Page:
Stellarton, Nova Scotia, was incorporated as a town in 1889 and has a population of 4,485 (2011). It borders the East River, approximately 18 km southeast of Pictou, and was settled (1774) by five families who landed in Pictou on the ship Hector. In 1827, coal brought English investment (The General Mining Association) and colliers (i.e. skilled coal miners) to the area, which helped establish the community of Albion Mines. The GMA foundry built Nova Scotia's first steam engine (1827) for pit pumping and hoisting, and the province’s first steamboat (1830). It cast rails for the GMA’s Albion Rail Road, the first railway to use iron rails in Canada. The Samson, a steam locomotive imported from England, was one of the first locomotives to run on these rails (1839).After the Intercolonial Railway came through, the town became a railway hub.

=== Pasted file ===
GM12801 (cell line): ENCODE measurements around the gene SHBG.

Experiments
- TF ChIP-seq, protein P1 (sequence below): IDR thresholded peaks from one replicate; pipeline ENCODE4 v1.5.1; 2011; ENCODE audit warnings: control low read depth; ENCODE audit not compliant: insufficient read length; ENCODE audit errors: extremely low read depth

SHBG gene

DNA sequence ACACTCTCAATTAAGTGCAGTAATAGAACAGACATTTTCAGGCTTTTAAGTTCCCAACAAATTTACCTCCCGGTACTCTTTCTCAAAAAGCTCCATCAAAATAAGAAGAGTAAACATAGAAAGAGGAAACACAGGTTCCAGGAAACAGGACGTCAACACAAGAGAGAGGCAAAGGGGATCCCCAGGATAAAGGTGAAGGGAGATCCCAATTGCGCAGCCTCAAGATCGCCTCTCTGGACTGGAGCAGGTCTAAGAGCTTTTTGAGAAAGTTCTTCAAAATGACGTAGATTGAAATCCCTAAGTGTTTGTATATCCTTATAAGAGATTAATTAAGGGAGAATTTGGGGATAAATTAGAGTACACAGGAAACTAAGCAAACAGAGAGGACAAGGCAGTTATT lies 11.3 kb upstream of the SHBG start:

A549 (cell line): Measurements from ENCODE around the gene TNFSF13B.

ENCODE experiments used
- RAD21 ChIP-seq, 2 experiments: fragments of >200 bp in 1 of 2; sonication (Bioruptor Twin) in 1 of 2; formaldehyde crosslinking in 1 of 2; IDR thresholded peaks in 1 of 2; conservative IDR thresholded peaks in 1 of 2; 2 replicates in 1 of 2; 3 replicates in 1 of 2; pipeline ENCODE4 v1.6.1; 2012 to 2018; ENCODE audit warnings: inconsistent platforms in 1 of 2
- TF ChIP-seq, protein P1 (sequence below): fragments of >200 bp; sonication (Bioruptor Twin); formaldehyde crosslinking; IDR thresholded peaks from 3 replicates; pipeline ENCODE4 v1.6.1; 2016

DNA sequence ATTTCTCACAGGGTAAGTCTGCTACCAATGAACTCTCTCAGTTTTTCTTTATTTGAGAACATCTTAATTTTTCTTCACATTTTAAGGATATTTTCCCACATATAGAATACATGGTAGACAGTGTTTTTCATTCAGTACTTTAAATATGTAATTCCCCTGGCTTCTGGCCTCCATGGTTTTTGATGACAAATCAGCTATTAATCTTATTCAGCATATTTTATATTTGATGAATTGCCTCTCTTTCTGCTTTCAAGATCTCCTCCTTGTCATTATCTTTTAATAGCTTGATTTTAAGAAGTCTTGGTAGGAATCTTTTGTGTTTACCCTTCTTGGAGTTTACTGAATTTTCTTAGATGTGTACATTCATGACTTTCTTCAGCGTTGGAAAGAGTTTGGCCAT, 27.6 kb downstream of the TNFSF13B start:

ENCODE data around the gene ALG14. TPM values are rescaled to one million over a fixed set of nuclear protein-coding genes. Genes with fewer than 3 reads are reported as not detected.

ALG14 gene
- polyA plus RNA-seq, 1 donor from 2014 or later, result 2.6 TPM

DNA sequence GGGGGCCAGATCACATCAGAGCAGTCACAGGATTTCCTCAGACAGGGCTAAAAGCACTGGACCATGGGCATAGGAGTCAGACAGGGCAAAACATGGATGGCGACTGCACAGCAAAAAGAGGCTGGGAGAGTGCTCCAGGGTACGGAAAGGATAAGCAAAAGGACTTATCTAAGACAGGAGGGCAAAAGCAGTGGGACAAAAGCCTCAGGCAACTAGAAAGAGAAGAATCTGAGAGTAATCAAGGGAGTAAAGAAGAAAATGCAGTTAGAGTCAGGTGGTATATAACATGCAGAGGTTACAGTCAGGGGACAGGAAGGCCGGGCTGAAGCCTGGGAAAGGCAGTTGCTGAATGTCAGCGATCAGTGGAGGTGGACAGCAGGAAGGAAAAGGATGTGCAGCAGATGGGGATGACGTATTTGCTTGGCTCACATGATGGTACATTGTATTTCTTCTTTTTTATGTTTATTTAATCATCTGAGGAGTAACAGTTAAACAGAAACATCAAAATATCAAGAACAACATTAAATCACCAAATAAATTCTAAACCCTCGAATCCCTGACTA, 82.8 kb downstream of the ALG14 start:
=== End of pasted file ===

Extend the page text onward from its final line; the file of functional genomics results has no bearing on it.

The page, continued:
In 1870, Albion Mines was renamed Stellarton, after its star-like-burning Stellar coal. Mining flourished, attracting British and European immigrants. By 1914 the Acadia Coal Company employed 1,350 miners whose coal output fuelled Pictou County's industrial boom (1870–1920). Mining gradually declined, except during the Second World War, ending finally in 1957 for economic and safety reasons. In 1992, in nearby Plymouth, the Westray Mine Disaster killed 26 men. The accident was a reminder of the 650 men who had perished in the county’s mine accidents and disasters up until this point, as well as the Acadia Coal Rescue Corps bravery. Mining heritage is on display in Stellarton at the Museum of Industry, a branch of the Nova Scotia Museum showcasing the province’s industrial history. Headquartered here is Canada’s second-largest grocery chain, Sobeys, which began in 1907 as a butcher shop which sold meat door-to-door. Stellarton has hosted a variety of small industries, including the ill-fated manufacturer of sound electronics, Clairtone (1966–71). Although primarily a residential town, a surface mine has been operating since 1996, and factories produce work wear and soft drinks.